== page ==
Corinne Houart, Professor of Developmental Neurobiology and Deputy Director of the Centre for Developmental Neurobiology at King’s College London, has been recognised along with nine other leading female researchers and a science communicator at the annual Medical Research Council event, Suffrage Science.
The ceremony took place on Tuesday, – International Women’s Day – at the Royal Society in London.
Suffrage Science celebrates the achievements of leading female researchers in physical sciences and engineering with medical applications, while recalling the women’s suffrage movement. Awardees are chosen for their scientific achievements and ability to inspire others by current award holders.
The scheme celebrates women already in science and encourages others to enter scientific subjects, and to stay. Dr Helen Pankhurst, great granddaughter of Suffragette Emmeline Pankhurst and long-standing supporter of the scheme, joined a panel discussion on how to make a difference for women today. Science writer and broadcaster Dr Kat Arney led a discussion on how to make science inclusive for all, and with help from current award holders, Dr Jennifer Rohn and Professor Irene Tracey, explored the concrete changes needed to make this vision a reality.
Professor Houart’s research explores how the front of brain, or forebrain, is ‘built’ during development and before birth. She aims to understand the role that particular molecules play in sending information, or signals, across the developing brain. Professor Houart also studies proteins that may be involved in the degeneration of nerve cells that control our movements.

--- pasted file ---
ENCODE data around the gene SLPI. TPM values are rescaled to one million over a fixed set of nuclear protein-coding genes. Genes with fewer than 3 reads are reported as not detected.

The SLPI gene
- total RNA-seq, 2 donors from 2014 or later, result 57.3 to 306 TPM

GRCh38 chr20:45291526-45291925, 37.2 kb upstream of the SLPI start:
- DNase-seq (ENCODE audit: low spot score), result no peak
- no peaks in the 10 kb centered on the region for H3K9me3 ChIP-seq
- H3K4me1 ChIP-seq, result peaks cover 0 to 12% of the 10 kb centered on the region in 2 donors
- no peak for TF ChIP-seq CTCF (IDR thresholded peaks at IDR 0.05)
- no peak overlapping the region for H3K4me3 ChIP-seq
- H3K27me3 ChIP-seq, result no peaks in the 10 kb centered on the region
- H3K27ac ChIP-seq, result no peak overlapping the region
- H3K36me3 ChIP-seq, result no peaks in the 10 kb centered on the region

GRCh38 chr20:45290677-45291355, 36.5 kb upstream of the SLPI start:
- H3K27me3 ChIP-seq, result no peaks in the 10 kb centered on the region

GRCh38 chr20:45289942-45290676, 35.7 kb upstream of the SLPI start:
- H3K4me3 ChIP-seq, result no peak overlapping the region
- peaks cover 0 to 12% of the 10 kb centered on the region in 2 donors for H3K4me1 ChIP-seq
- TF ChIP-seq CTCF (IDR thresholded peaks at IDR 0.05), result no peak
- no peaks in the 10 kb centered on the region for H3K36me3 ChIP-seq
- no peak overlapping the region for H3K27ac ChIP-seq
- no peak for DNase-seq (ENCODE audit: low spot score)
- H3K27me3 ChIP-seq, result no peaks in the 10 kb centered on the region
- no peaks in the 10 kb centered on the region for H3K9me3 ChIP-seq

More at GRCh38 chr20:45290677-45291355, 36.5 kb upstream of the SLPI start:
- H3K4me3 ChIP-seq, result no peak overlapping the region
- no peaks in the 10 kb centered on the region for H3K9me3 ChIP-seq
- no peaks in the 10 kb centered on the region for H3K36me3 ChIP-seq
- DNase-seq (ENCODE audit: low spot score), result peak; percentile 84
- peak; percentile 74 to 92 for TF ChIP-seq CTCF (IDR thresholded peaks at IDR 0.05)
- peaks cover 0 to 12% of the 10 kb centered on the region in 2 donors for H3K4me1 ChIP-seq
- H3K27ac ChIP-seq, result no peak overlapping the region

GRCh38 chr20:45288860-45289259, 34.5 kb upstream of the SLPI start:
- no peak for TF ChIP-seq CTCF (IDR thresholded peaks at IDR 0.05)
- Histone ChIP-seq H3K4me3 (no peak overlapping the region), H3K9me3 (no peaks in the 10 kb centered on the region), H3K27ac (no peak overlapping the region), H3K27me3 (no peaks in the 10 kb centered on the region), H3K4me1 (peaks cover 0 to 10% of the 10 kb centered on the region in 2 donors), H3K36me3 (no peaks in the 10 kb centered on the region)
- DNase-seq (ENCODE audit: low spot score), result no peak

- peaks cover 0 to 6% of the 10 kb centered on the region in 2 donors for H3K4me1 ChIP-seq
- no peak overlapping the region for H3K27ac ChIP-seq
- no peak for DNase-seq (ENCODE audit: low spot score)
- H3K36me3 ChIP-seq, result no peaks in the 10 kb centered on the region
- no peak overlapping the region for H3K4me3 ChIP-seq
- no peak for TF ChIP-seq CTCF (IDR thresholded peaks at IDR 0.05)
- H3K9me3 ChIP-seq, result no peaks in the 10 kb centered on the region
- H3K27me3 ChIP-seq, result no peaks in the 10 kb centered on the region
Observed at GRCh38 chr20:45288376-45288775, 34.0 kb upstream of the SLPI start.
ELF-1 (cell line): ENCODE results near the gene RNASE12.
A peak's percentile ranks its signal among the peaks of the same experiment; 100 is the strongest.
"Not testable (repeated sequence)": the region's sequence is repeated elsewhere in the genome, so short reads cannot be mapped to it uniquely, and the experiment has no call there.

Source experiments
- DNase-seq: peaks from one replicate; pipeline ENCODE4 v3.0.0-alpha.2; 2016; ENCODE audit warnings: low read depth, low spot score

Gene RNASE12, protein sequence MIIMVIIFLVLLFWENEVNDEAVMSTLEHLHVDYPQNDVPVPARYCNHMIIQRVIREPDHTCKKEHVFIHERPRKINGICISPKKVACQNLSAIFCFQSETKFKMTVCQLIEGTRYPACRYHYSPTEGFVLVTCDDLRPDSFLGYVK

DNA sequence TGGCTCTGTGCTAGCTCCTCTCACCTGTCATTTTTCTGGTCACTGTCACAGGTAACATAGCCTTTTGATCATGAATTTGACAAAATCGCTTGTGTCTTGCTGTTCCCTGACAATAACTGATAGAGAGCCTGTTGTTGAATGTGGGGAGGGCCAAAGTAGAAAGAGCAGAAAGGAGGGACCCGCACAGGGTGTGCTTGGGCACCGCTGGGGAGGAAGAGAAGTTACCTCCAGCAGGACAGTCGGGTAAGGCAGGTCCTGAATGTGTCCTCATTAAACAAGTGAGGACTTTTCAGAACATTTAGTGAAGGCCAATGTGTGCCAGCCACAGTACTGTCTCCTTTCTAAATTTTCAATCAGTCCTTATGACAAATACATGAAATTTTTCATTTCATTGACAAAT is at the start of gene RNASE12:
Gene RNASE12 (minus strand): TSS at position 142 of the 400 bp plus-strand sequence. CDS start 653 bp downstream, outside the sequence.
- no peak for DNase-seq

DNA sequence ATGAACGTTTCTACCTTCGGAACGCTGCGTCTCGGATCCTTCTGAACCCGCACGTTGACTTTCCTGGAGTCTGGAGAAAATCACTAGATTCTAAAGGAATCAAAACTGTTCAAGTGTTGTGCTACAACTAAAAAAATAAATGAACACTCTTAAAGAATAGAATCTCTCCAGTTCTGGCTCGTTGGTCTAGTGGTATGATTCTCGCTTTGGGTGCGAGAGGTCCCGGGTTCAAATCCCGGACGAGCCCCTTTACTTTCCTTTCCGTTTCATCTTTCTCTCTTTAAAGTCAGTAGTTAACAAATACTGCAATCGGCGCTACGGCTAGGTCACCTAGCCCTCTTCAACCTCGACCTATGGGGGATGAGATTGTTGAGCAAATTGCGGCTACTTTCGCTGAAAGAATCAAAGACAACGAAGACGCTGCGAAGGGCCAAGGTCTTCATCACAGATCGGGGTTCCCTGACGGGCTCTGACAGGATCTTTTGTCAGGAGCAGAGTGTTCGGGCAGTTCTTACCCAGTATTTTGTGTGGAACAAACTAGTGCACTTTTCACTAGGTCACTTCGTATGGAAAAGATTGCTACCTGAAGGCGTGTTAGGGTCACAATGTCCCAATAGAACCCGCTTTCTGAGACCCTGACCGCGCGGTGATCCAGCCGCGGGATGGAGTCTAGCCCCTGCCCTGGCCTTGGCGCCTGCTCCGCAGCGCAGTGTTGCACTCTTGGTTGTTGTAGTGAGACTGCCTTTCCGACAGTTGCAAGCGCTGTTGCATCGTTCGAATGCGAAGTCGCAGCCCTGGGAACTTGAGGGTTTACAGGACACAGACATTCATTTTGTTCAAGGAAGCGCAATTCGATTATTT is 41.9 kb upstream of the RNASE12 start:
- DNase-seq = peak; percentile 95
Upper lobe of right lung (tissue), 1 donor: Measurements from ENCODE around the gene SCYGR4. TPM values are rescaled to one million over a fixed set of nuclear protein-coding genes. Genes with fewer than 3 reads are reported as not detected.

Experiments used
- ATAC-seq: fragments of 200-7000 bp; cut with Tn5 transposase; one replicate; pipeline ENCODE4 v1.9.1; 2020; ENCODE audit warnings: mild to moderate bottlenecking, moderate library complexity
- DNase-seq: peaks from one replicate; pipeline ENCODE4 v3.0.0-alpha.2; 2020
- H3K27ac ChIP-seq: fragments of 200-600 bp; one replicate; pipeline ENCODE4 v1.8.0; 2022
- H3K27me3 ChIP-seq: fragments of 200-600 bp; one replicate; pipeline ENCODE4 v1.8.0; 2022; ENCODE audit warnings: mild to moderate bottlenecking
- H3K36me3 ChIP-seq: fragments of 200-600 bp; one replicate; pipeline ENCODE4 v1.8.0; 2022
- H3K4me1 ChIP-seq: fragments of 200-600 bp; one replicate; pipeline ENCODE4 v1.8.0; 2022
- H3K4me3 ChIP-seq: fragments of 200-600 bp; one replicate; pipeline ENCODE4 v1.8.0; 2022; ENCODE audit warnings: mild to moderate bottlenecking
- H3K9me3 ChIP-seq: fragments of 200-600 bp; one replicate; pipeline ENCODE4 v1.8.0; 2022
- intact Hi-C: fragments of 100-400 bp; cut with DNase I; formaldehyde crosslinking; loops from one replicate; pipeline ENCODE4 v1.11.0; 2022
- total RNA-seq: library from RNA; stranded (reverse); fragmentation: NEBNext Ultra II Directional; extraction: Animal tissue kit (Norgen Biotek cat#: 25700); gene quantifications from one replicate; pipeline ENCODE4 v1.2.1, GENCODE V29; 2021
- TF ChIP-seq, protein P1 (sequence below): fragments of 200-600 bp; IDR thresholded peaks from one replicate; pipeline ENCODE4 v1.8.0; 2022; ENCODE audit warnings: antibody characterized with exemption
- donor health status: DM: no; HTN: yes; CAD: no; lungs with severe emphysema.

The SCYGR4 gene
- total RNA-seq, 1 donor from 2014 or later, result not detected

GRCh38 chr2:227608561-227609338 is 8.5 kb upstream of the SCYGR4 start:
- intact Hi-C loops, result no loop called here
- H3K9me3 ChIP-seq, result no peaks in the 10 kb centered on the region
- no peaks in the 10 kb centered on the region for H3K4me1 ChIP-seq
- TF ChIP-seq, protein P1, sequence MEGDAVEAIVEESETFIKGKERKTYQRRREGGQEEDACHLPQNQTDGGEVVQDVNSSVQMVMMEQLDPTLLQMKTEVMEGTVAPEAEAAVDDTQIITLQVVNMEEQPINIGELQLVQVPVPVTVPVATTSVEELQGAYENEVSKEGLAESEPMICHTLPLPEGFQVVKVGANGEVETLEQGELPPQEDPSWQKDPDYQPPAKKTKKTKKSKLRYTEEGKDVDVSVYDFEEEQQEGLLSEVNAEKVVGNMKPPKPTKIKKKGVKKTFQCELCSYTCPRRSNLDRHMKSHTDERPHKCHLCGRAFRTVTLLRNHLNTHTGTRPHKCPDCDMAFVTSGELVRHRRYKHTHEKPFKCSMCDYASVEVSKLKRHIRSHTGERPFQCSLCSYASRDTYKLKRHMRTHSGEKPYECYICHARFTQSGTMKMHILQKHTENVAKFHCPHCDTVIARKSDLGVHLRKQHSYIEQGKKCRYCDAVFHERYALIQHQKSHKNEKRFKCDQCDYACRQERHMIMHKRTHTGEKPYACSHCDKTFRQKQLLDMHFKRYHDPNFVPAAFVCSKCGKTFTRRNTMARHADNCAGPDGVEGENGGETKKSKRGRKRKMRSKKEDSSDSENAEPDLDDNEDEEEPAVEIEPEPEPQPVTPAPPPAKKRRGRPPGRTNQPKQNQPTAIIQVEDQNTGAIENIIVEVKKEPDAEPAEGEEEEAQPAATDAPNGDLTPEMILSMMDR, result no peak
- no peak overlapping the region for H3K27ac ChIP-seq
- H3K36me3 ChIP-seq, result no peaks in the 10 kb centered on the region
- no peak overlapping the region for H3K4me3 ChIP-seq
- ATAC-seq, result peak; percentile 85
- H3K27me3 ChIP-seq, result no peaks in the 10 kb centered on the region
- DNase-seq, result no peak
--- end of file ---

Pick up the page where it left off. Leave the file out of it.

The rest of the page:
'It is a real pleasure to receive this award as it not only recognises women's achievements as scientific leaders but also celebrates the great value of human connections and collaborative spirit. The award is passed on from one female leader to another and it is a real honour for me to have received it from Kate Storey, whose scientific and leadership achievements I sincerely admire. Marysia Placzek and Liz Robertson are previous recipients of our "lineage", a really wonderful set of women to be connected to.'
The Suffrage Science scheme was set up six years ago by the Clinical Sciences Centre (CSC), a leading research institute of the Medical Research Council, based at Imperial College. It has been nurtured by institute director Professor Amanda Fisher, and now includes both a life sciences cohort and a physical sciences cohort, with plans to expand further.
This scientific ‘relay' creates an ever-expanding cohort of talented women with a connection, to encourage others to enter science and reach senior leadership roles.
'Women scientists can put their mark on the world in a new way that affects change in a more gendered way. If we only have scientists who are men it's a particular eye on the world that gets changed. If we have women scientists involved, then their engagement in that relationship between science and humanity is to the benefit of us all.If we make a noise and make it visible, we can hope for change that way.'
The awards themselves are heirloom items of jewellery, similar to those worn by the Suffragettes. The jewellery was created by students of the art and design college Central St Martins-UAL, who worked with scientists to design pieces inspired by research. The students also drew inspiration from the Suffragette movement from which the award scheme takes its name.